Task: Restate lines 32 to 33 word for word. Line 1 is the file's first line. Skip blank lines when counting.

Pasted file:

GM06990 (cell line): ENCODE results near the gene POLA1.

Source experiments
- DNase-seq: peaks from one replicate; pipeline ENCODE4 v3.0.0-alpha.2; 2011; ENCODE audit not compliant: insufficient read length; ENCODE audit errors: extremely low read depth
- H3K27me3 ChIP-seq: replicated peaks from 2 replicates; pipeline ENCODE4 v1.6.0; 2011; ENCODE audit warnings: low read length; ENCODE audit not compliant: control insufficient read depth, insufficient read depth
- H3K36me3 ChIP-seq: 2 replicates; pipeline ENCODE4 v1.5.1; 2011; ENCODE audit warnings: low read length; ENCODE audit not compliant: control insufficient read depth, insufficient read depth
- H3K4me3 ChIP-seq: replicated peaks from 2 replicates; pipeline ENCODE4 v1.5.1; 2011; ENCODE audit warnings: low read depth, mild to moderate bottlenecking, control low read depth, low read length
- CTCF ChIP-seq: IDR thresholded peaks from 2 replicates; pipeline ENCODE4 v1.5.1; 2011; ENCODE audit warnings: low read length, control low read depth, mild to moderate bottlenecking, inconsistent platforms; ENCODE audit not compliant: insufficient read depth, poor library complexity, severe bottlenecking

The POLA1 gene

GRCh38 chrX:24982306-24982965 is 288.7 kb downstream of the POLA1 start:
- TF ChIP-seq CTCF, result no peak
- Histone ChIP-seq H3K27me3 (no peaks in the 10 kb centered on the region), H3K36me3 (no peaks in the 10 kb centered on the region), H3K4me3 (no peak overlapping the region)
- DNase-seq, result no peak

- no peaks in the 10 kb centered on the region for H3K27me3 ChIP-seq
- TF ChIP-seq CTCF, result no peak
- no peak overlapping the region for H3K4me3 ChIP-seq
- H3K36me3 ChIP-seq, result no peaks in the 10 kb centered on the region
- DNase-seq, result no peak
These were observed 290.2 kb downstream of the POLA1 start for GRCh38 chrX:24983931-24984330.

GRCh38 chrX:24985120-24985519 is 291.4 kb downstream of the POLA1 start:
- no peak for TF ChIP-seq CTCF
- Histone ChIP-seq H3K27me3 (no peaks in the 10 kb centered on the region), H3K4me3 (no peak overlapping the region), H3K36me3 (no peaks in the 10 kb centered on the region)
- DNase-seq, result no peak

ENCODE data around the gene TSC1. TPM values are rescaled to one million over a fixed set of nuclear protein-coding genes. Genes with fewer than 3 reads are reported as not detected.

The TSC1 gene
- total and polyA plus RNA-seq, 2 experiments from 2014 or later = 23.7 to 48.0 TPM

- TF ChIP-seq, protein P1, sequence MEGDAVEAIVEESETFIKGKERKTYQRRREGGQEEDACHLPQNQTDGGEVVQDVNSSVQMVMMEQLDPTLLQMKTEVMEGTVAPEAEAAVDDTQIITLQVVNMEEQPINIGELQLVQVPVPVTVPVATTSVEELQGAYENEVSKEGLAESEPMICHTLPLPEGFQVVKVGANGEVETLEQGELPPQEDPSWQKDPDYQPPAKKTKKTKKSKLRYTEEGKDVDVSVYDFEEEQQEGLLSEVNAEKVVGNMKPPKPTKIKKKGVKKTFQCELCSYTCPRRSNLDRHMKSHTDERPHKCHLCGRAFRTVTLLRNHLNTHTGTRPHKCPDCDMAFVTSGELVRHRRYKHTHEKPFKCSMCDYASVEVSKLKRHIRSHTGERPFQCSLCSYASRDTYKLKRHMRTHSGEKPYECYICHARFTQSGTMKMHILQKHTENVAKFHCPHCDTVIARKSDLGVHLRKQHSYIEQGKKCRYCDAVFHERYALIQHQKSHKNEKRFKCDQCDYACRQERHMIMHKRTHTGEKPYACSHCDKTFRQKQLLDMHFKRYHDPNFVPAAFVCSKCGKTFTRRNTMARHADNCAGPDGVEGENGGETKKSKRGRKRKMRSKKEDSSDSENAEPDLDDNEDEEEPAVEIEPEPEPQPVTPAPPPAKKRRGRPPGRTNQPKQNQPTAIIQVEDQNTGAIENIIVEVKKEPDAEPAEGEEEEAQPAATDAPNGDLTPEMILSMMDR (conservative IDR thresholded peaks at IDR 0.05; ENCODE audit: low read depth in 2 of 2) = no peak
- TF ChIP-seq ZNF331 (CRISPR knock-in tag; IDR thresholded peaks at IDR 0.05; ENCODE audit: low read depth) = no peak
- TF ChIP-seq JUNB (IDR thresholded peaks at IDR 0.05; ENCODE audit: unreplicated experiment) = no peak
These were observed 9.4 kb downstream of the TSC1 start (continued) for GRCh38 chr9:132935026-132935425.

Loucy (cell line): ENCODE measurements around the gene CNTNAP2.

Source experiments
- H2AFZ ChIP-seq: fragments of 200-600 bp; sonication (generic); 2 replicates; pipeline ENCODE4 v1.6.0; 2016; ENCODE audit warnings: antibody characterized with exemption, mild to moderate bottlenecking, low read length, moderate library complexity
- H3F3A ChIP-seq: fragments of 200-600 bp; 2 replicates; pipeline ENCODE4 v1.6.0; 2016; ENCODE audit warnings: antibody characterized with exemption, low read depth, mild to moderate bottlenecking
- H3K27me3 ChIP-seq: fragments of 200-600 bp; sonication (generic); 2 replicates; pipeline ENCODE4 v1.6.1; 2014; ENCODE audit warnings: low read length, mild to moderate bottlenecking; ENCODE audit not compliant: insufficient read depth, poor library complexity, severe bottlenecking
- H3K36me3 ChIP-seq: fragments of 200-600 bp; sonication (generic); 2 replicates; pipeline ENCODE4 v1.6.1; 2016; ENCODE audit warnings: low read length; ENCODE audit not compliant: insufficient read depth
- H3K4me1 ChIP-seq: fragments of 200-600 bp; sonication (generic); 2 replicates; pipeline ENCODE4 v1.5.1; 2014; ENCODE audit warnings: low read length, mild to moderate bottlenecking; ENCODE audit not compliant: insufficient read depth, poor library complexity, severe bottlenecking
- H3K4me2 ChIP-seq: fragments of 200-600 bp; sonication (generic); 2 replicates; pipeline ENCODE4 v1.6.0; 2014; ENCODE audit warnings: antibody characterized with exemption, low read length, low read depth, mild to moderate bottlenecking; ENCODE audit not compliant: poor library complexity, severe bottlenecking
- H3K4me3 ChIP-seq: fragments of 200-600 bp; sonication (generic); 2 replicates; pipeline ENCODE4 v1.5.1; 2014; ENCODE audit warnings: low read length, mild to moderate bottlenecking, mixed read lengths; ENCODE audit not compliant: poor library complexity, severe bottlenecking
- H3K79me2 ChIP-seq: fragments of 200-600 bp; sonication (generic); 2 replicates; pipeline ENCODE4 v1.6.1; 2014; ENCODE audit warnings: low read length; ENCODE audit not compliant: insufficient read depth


- H2AFZ ChIP-seq: fragments of 200-600 bp; sonication (generic); 2 replicates; pipeline ENCODE4 v1.6.0; 2016; ENCODE audit warnings: antibody characterized with exemption, mild to moderate bottlenecking, low read length, moderate library complexity
- H3F3A ChIP-seq: fragments of 200-600 bp; 2 replicates; pipeline ENCODE4 v1.6.0; 2016; ENCODE audit warnings: antibody characterized with exemption, low read depth, mild to moderate bottlenecking